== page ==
I staggered down the rough jeep trail into the forest, and settled into the best rhythm I could muster. Wondering if I could keep a 10 minute mile pace for this section, I focused more on my footing. With over 22 miles and 6000’ of climbing on my legs, I was becoming more unsteady with every mis-step, and prayed that I wouldn’t slip and hit the deck. With no one around me, I was able to stay in the tire tracks and off the worst of the scree, but I still found myself flailing my arms to stay upright. I passed by an intersection where a race volunteer said it was all downhill to the finish. Thanking him silently, I rounded a corner, and was greeted with the most demoralizing sight I had ever seen. A 100’ ascent. I stuck a middle finger out at it, and “hiked,” (more like a pathetic walk) up it, before regaining my difficult jog.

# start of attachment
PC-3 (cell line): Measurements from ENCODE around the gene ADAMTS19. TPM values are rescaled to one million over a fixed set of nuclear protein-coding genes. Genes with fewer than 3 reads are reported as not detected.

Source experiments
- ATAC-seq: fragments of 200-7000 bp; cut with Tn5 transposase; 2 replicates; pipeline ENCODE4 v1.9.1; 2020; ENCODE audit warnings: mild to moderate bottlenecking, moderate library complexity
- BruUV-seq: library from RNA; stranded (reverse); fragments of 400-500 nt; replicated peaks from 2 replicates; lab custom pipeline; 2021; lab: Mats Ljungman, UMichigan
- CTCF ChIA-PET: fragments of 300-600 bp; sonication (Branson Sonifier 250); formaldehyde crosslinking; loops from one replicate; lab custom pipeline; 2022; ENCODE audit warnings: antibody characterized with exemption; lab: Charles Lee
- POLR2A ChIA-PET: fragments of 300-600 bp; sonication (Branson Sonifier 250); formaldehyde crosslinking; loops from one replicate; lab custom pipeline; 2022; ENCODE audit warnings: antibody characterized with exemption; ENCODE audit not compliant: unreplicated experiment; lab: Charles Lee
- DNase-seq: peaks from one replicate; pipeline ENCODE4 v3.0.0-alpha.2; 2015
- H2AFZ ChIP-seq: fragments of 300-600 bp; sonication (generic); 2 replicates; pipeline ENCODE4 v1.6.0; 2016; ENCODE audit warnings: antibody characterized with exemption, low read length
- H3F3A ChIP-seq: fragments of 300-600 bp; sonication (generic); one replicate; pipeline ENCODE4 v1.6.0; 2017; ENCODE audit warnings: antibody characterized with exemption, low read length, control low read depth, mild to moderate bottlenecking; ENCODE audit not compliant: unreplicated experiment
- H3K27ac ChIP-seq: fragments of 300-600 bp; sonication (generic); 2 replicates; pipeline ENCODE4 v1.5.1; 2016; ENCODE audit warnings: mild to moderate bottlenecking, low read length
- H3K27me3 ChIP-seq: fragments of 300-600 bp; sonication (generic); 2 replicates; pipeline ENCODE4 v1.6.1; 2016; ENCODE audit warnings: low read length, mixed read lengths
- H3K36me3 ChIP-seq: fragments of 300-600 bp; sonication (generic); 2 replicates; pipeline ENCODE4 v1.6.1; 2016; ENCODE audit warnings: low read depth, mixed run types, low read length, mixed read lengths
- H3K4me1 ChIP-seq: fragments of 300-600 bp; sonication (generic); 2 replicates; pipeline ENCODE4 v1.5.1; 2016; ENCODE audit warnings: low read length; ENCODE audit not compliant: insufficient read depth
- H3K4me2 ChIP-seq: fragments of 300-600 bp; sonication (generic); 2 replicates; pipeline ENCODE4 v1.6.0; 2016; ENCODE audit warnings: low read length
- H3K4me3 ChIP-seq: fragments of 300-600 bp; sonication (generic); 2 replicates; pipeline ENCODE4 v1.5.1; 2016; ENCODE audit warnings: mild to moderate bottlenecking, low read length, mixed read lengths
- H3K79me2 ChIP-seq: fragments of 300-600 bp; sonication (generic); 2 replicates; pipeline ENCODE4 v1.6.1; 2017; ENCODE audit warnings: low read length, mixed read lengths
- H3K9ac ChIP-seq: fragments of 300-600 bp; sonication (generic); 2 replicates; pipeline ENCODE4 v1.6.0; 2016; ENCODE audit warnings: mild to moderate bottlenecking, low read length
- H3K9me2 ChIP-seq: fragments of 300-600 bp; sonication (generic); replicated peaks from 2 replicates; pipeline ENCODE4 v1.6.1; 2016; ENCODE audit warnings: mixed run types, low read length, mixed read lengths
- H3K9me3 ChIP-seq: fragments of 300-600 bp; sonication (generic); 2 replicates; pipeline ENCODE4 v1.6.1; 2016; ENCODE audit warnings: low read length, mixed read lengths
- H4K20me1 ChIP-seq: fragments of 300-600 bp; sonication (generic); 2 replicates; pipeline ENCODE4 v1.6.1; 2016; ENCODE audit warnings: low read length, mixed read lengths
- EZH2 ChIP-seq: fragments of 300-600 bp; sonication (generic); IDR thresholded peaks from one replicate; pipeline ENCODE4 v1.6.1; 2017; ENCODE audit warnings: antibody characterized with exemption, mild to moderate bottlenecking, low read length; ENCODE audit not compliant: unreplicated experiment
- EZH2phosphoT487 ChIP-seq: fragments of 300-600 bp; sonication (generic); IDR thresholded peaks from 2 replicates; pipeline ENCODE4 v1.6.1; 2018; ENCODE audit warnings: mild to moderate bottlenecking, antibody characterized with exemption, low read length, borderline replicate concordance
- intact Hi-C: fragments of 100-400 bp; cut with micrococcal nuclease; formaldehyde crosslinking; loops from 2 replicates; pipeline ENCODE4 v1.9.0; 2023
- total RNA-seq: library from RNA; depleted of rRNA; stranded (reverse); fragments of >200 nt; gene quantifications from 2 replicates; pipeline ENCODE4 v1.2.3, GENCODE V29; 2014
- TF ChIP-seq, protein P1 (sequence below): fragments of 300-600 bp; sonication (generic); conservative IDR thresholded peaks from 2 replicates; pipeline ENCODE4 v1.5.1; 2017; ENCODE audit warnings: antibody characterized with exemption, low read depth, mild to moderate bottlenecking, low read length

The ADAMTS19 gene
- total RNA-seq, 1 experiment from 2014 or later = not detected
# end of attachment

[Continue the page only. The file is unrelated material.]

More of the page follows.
Then, at mile 24.5, with another runner ~30 yards behind me, I nearly bit it hard. A missed foot placement with my left caused me to stumble, and a shoved my right foot out to stop myself while quickly lifting my arms for balance. A fell into an uncontrolled stride at an awkward angle, and managed to catch myself before falling face first onto the scree. “Whoa there,” came from behind me. Not wanted to waste energy talking, I simply lifted my hand to let the other marathoner know I was alright, and continued down, now beginning to cramp heavily.